ARE NATURAL EVILS THE EFFECT OF INEVITABLE NECESSITY?
Winchester, October 19, “Most men complain of difficulties and disappointments in life; not only the irreligious and profane, but those also who have a measure of the fear of God. The former, repine and murmur, taxing the Divine Being with his ungracious carriage towards them: the latter, supposing these evils to be inevitable, from the present constitution of things, endeavor to bear them with resignation. It cannot be denied that there are many evils which are the necessary effects of physical causes, but we cannot allow that all the evils that exist are of this kind. “If men would act according to the Divine will, few of the evils which are now so miserably felt would be known. By acting contrary to the Divine counsel, we pierce ourselves through with many sorrows, and often provoke God by our rebellion, to use that scheme of providence in opposition to us, which would have wrought together with His grace for our good, had we submitted ourselves to his directions. “Most of the diseases with which men are afflicted, are the consequence of either their indolence or intemperance, or the indulgence of disorderly passions: and a principal part of the poverty that is in the world, comes in the same way. When then we see so many suffer in consequence of their frowardness and wickedness, we must acknowledge that there are fewer inevitable evils in the world than is generally imagined and that if men would simply walk according to the directions of God’s Holy Word, they would necessarily avoid all that numerous train of evils which spring from indolence, intemperance, and disorderly passions: and their path would be like that of the rising light — shining more and more unto the perfect day. “Add to this: there are some who will be continually contriving for themselves, and will not be contented unless every thing be their own way, and according to what they suppose to be right and proper: these suffer much. There are others who take God at his word, follow Jesus whithersoever he goeth, and leave themselves and their affairs entirely to His disposal, well knowing ‘Thou canst not err;’ and ever saying, ‘We will not choose:’ these suffer little.
The former, if they get to glory, are saved as by fire, and just escape everlasting burnings. The latter mount up with wings as the eagle they walk and are not weary: they run and are not faint. They live comfortably, die triumphantly, and have an abundant entrance administered to them, into eternal glory. In the former, the whole face of the Gospel is beclouded and disfigured: in the latter it is magnified, made honorable, and recommended to all. My soul, choose thou the latter, for it is the better part.”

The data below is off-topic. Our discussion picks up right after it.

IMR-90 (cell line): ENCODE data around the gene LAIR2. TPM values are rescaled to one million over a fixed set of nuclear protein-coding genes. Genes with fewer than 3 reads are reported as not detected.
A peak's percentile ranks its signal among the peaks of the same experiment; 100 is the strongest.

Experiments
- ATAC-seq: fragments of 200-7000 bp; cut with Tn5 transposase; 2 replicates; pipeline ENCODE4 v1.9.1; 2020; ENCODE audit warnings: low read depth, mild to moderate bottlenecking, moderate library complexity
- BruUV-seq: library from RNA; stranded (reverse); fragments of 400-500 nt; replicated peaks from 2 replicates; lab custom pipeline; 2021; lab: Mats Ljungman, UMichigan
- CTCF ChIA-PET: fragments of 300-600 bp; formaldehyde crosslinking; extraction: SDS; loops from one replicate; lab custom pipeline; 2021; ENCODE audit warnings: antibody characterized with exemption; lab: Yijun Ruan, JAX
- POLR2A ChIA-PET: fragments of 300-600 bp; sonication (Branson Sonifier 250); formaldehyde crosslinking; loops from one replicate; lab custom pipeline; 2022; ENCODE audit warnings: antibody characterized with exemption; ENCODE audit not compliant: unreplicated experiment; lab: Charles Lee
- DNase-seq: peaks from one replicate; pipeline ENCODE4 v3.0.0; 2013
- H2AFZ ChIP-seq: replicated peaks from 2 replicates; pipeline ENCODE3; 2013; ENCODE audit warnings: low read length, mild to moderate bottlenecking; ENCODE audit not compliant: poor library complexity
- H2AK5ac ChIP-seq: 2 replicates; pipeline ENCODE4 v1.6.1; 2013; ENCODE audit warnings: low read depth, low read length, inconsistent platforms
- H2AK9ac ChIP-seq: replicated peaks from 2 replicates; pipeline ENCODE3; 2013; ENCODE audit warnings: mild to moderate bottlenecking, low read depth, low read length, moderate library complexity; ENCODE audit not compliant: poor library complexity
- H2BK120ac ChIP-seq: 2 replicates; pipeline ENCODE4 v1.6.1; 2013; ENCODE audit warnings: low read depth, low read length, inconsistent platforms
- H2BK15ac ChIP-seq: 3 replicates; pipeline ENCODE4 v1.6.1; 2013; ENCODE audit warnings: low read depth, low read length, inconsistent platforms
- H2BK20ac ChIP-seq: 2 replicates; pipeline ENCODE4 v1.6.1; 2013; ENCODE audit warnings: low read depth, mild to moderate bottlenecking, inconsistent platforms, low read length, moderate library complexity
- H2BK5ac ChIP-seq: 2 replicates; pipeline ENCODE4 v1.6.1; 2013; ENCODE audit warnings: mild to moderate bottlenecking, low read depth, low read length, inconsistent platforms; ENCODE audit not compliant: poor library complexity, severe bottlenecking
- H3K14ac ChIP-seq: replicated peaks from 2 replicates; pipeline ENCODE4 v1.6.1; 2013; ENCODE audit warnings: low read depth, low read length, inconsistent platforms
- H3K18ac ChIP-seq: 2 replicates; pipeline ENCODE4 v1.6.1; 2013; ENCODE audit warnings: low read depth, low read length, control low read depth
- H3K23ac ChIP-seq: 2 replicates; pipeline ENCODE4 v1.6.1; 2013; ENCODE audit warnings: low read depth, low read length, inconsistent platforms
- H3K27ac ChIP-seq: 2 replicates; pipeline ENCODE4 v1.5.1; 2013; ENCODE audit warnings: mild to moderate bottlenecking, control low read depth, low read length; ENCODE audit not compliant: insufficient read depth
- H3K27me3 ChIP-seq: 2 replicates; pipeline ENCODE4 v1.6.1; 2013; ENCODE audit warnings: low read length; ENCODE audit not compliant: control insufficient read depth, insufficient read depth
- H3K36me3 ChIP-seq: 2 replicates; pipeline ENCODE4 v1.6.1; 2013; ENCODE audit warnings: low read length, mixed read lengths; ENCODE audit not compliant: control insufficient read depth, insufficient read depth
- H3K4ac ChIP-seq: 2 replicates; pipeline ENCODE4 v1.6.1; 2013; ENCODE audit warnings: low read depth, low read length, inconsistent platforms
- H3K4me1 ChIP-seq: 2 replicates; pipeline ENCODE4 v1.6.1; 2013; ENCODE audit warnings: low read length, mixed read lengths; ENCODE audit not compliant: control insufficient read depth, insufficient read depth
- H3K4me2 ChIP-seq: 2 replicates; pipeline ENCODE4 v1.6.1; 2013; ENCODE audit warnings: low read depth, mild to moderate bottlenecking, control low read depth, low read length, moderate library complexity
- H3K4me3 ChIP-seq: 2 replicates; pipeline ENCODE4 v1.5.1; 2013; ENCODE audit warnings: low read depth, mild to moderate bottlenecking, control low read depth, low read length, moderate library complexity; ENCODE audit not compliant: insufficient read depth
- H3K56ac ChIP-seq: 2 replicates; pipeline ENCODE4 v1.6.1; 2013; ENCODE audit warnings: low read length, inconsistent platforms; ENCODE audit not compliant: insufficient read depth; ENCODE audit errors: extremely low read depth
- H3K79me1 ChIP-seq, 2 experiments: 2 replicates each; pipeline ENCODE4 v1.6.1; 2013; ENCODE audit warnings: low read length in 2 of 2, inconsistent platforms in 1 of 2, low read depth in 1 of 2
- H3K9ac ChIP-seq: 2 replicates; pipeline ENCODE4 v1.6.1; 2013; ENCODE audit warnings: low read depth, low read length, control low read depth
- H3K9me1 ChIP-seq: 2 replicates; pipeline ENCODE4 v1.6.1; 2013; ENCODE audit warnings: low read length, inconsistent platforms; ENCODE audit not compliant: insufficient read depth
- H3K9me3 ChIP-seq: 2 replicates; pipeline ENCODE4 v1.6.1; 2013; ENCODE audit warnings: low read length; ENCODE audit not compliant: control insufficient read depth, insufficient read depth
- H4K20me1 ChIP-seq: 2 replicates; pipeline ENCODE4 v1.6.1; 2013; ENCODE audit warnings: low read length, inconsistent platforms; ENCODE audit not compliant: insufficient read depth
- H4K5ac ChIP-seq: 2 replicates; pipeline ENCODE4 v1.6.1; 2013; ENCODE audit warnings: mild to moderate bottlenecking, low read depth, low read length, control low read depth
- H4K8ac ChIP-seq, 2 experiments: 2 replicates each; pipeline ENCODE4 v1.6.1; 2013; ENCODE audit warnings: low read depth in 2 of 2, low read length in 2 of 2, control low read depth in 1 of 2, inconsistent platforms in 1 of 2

In the above manner Mr. C. noted down the thoughts that passed through his mind on subjects which he deemed of importance, and this mode he pursued occasionally for some years: but his religious correspondence increasing, he was accustomed to insert in his letters what otherwise would have been entered in his common-place book: and of these letters except in a very few instances, he kept no copies. Indeed he had no opinion of their excellence, and they were in general written without any kind of study, and must have been very imperfect: on which account he has often been heard to say, “I hope none of my friends will ever publish any of the letters I have written to them, after my decease. I never wrote one, in my various and long correspondence, for the public eye; and I am sure that not one of those letters would be fit for that eye unless it passed through my own revisal. “Many eminent men have had their literary reputation tarnished by this injudicious procedure of their friends. They generally gather every scrap of written paper that bears evidence of the hand of the deceased, and without reflection or discernment give to the public what was of no profit to any except to the bookseller. How much have Pope and Swift suffered from this! and perhaps no man more than the late truly apostolic man, the Rev. J. Fletcher, of Madeley. If ever his tree bore leaves, instead of fruit, it was in his religious correspondence; and these leafy productions, to the great discredit of his good sense, have been published, with a sinful cupidity, over the religious world. From this circumstance, a stranger to his person has said: ‘Were I to judge of Mr. Fletcher by his letters, and some other little matters, published by his friends since his death; I must pronounce him a well-meaning, weak enthusiast. Were I to judge of him by the works published by himself, I must pronounce him the first polemical writer this or any other age has produced: a man, mighty in the Scriptures, and full of the unction of God.’” But to return; Mr. Brackenbury shortly arriving at Southampton, they took a Jersey packet, and landed in St. Aubins’ Bay, Oct. 26, 1786: whence they walked to Mr. B.’s house in St. Hellier’s the same evening.